Wednesday, March 2, 2011

"je gaat" vs "ga je"

Conjugating a verb in Dutch is not too difficult, but you will need to understand the following principals: find the stem of the verb, that will be the first person singular, add a 't' to it to get the second and third person singular and add 'en' to the stem to get all the plural forms.

Let's take an easy one: werken (put your mouse on top of the word to see the translation)
ik werkik werk als receptionist
jij/je werktjij werkt thuis
hij/zij/het werktMark? Hij werkt vandaag niet.
wij werkenwij werken op het postkantoor
jullie werkenDag collega's, jullie werken hard!
zij werkenJan en Bart, zij werken op maandag

Now, there is one very interesting thing in Dutch, sometimes the verb and the subject change place in the word order of the sentence. Then you get sentences like this:

Ik werk vandaag alleen, morgen werk ik met mijn collega.
Hij werkt op het bureau, maar werkt hij morgen thuis?
Wij werken nu niet, maar straks werken wij wel.

So mostly everything stays the same, the conjugation doesn't change, it is just that the subject and the verb changes places. But, for the second person singular, "jij" or "je", it will loose the 't' that we had attached to the stem:

Jij werkt vandaag alleen, morgen werk je met een collega.
Je werkt op het bureau, maar werk jij morgen thuis?
Jij werkt nu niet, maar straks werk jij wel.

Keep in mind that this is only for the second person singular! A very common mistake is to talk about "your father" ("je vader") and mistake this 'je' as the subject (as it is written the same as the second person singular), while the subject is actually je vader.

Je vader werkt vandaag alleen, morgen werkt je vader met een collega. (hij werkt!)

Got it? I am sure this hasn't been too hard, so now you know how to conjugate a Dutch verb in the present form.

Once you get these rules, the only difficulty is to find the stem. In general, you take the full verb (werken) and drop the "-en" at the end: werken. Simple as that.


So here we are, only four simple verbs and we already bump on a typical Dutch particularity. Have you all seen that with "zeggen", we cross out not only the "-en" but also left only 1 'g'? So the stem is: zeggen.

The reason is actually simple, but you have to understand the Dutch pronunciation for that. The stem is "zeg", and the 'e' has a short sound. If we would just add "-en" to that stem, we would get "zegen" where the 'e' has a long sound: zeeeee-gen.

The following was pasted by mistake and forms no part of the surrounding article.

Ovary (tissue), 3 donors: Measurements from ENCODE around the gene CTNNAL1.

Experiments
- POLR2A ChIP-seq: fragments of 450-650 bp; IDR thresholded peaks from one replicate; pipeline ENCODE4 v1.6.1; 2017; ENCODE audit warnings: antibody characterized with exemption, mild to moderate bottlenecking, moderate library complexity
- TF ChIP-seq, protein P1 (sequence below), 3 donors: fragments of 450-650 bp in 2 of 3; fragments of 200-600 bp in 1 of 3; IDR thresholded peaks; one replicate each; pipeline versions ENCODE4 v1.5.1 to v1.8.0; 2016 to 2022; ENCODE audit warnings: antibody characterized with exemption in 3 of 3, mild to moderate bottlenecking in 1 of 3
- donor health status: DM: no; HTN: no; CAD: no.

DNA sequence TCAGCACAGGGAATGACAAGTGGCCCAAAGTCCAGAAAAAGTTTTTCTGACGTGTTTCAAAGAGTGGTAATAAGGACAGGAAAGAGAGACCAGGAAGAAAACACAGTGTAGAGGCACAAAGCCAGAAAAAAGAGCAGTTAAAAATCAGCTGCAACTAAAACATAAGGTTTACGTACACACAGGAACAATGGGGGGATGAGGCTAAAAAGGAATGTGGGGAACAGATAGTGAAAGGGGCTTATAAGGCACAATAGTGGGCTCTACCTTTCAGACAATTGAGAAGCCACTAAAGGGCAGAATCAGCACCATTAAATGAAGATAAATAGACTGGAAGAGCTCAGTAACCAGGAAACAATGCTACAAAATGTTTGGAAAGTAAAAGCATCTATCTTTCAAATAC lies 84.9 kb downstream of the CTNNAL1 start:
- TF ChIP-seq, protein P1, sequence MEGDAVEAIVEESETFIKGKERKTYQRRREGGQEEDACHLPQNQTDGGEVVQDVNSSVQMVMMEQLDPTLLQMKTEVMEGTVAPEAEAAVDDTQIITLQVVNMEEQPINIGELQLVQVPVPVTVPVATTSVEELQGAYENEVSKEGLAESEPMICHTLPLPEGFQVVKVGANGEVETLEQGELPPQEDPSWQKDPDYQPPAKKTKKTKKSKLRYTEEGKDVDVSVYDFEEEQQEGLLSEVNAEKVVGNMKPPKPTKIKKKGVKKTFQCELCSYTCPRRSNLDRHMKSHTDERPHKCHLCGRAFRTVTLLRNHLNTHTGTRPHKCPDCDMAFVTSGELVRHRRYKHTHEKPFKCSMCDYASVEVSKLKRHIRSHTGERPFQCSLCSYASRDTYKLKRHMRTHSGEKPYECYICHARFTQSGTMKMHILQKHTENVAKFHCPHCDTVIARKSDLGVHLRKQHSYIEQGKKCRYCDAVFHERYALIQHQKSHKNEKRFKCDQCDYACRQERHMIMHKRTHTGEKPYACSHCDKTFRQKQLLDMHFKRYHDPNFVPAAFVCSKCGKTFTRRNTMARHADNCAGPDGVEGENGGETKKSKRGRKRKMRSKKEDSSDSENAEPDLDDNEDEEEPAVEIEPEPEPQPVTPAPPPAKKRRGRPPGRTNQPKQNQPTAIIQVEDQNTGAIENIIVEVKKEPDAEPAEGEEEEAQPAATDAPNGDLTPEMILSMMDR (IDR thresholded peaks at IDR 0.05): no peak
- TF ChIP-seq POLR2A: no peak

But we want the pronunciation 'zeg-en', you can hear it at Wiktionary. To guard that short sound, an extra 'g' is added to the verb and to the plural persons: zeggen. So the stem of "zeggen" is not "zegg" (because that just looks weird in Dutch), but "zeg".

When after a vowel appear two times the same consonant, then that vowel is pronounced as a short sound. If only one consonent appears after a vowel (and that consonant is not the last letter of the word!), then that vowel is pronounced as a looooong sound.

But, I hope you noticed that "worden" and "drinken" do not fall into this category as the 'o' and the 'i' sound of these verbs are short and it is not twice the same consonant following the vowel, thank you very much!

More such verbs:


We also have a similar issue, but then the other way around. Take a verb like huren. The sound of the 'u' is long "huuuu-ren" (because there is only 1 consonant 'r' after the 'u' and the word is not yet finished: 'huren', listen to the pronunciation at Wiktionary). Because we want to preserve the long sound of the 'u', we can't write the stem as 'hur', as that would imply a short 'u', but we have to write it as 'huur'.

Or another one: halen. The sound of the 'a' is long "haaaa-len" (because there is only 1 consonant 'l' after the 'a' and the word is not yet finished: 'halen'). Because we want to preserve the long sound of the 'a', we can't write the stem as 'hal', but we have to write it as 'haal'.

For example:

Wow, wait a second, what happened there to "geven" where the stem changed to "geef"? I understand the double 'e' by now, but why did the 'v' change to an 'f'?
And what about "laten", where there came no extra 't' for the second and third personal singular?
On top of that, don't get me started on "gaan"...

Hmmm, for "geven", it is about voiced and unvoiced consonants. In Dutch, a word can't end on a 'z' or a 'v', these letters will change to 's' or 'f'. So "geven" will become "ik geef". And the verb 'lezen' will become "ik lees".

When the stem of a verb ("laat" for "laten") already ends on a 't', then no extra 't' has to be added in the second or third person singular. Why? Because it else it would look funny.

I guess we can coin 'gaan' as one of the irregular verbs. And what is a (living) language without irregularity? We even got more:

jij/jebenthebtzult, zalkunt, kan

Ha, in your face, regularity! By the way, don't forget the "jij/je" rule for switching the subject and verb from place:
"Jij hebt een mooie broek, heb je die te leen?"
"Jij bent hier, of ben je daar?"

Assignment: conjugate the verbs 'lezen', 'vervelen', 'durven', 'leren' and 'liggen' and give some example sentences in which you use them.


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